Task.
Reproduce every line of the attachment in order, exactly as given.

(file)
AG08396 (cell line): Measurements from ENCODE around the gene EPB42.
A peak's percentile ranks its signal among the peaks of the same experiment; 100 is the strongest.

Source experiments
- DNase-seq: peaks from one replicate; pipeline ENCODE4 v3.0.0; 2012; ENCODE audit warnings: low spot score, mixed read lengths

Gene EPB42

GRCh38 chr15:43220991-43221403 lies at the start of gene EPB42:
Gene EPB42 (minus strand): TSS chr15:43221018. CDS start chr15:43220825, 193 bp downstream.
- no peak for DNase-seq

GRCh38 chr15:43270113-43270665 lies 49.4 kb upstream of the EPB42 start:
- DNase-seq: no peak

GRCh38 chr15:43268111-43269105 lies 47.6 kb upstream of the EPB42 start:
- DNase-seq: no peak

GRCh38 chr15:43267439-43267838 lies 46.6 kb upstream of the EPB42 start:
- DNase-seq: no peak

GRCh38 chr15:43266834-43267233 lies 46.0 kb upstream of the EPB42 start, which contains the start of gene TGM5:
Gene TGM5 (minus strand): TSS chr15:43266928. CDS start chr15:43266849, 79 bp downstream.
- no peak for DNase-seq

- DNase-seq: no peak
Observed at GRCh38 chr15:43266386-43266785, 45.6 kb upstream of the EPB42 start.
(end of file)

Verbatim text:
AG08396 (cell line): Measurements from ENCODE around the gene EPB42.
A peak's percentile ranks its signal among the peaks of the same experiment; 100 is the strongest.

Source experiments
- DNase-seq: peaks from one replicate; pipeline ENCODE4 v3.0.0; 2012; ENCODE audit warnings: low spot score, mixed read lengths

Gene EPB42

GRCh38 chr15:43220991-43221403 lies at the start of gene EPB42:
Gene EPB42 (minus strand): TSS chr15:43221018. CDS start chr15:43220825, 193 bp downstream.
- no peak for DNase-seq

GRCh38 chr15:43270113-43270665 lies 49.4 kb upstream of the EPB42 start:
- DNase-seq: no peak

GRCh38 chr15:43268111-43269105 lies 47.6 kb upstream of the EPB42 start:
- DNase-seq: no peak

GRCh38 chr15:43267439-43267838 lies 46.6 kb upstream of the EPB42 start:
- DNase-seq: no peak

GRCh38 chr15:43266834-43267233 lies 46.0 kb upstream of the EPB42 start, which contains the start of gene TGM5:
Gene TGM5 (minus strand): TSS chr15:43266928. CDS start chr15:43266849, 79 bp downstream.
- no peak for DNase-seq

- DNase-seq: no peak
Observed at GRCh38 chr15:43266386-43266785, 45.6 kb upstream of the EPB42 start.